The 1990 theft of several priceless paintings from the Isabella Stewart Gardner Museum might be Boston’s best-known art heist, but almost 20 years before, the nearby Worcester Art Museum experienced its own dramatic robbery. The 1972 robbery of the Massachusetts art museum saw a group of thieves make off with four famous paintings in broad daylight. Now, Whydah Productions has purchased the movie rights to the best-selling book on the subject and is working to bring the botched scheme to the big screen.
“It was the first time that art was stolen at gunpoint in history,” Anthony Amore, who head of security at the Isabella Gardner Museum in Boston for over six years, wrote about the theft with journalist Tom Mashberg for the non-fiction book, Stealing Rembrandts, tells Sarah Cascone for artnet News.
The mastermind behind the theft was a career criminal named Florian “Al” Monday. After casing the Worcester Art Museum for weeks, Monday decided that security was lax enough that he and his accomplices could make off with priceless artworks without breaking much of a sweat. After hiring a couple of thieves to help him out, the masked men marched into the museum and made off with four paintings: Rembrandt’s St. Bartholomew, Pablo Picasso’s Mother and Child, and Paul Gauguin’s The Brooding Woman and Head of a Woman, Matt Juul reports for Boston Magazine.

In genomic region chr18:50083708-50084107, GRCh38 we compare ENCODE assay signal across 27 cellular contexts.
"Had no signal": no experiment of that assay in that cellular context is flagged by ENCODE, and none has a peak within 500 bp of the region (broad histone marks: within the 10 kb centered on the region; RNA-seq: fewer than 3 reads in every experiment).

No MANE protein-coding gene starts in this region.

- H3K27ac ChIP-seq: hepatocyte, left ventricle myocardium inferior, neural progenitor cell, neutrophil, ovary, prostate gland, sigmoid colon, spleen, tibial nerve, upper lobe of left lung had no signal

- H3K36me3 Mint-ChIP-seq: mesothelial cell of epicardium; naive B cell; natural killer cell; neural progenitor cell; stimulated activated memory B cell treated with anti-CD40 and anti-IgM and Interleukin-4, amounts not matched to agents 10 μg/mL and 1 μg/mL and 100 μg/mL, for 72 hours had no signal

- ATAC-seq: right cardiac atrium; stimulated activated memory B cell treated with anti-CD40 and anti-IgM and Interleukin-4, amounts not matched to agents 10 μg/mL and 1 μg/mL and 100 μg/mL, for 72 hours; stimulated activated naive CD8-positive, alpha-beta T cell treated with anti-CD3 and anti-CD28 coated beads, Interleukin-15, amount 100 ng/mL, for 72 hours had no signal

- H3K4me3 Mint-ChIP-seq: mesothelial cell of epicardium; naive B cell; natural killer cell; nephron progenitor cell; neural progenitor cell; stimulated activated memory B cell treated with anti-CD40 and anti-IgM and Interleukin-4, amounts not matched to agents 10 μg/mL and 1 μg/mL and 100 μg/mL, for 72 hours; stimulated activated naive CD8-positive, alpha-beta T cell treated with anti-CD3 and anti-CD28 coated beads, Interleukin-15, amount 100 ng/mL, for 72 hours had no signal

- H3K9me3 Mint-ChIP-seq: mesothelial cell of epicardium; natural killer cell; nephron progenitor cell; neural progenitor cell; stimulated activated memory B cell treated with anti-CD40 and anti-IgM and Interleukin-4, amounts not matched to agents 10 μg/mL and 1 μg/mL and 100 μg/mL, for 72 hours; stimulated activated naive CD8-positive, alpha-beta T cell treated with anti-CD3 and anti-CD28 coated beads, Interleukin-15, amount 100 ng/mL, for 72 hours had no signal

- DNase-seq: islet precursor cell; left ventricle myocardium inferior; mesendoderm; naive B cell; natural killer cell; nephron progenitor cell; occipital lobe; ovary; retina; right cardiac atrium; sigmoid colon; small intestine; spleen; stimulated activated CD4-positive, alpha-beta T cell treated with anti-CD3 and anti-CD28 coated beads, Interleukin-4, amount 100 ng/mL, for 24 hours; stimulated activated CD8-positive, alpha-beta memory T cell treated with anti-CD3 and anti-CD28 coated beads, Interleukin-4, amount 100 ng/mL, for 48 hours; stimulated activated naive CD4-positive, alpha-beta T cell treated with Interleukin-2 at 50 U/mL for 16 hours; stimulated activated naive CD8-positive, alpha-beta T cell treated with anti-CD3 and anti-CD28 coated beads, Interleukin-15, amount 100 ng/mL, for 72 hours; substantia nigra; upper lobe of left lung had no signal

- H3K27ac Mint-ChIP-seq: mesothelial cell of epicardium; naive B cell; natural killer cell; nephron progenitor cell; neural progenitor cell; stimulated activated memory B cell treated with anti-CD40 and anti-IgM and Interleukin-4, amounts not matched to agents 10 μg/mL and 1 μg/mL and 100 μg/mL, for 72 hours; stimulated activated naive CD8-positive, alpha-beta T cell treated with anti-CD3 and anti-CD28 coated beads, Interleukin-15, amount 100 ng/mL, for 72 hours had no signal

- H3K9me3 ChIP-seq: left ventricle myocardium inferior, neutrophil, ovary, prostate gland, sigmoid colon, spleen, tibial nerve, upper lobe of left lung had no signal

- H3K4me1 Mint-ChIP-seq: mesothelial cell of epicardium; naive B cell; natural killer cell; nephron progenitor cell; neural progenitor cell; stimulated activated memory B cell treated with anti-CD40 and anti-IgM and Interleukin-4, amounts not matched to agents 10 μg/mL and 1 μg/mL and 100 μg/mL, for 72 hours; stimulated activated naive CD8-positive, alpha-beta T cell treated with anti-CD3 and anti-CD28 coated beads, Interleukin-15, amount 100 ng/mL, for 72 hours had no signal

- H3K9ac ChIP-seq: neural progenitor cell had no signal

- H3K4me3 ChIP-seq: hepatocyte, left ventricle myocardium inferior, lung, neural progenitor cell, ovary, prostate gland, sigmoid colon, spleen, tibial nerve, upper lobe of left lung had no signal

While heist movies like Ocean’s 11 (2001) and The Thomas Crown Affair (1999) often cast these kinds of robberies in a clever, sexy light, don't expect this movie to be a light-hearted caper. During the robbery, the thieves shot and wounded a security guard as they left the museum for Monday’s hideout. Four weeks later, the group was caught.
As Amore put it during a talk reported by The Telegram at the Worcester Art Museum in 2012, "When the thieves began bragging in a barroom about committing the theft, it was all over."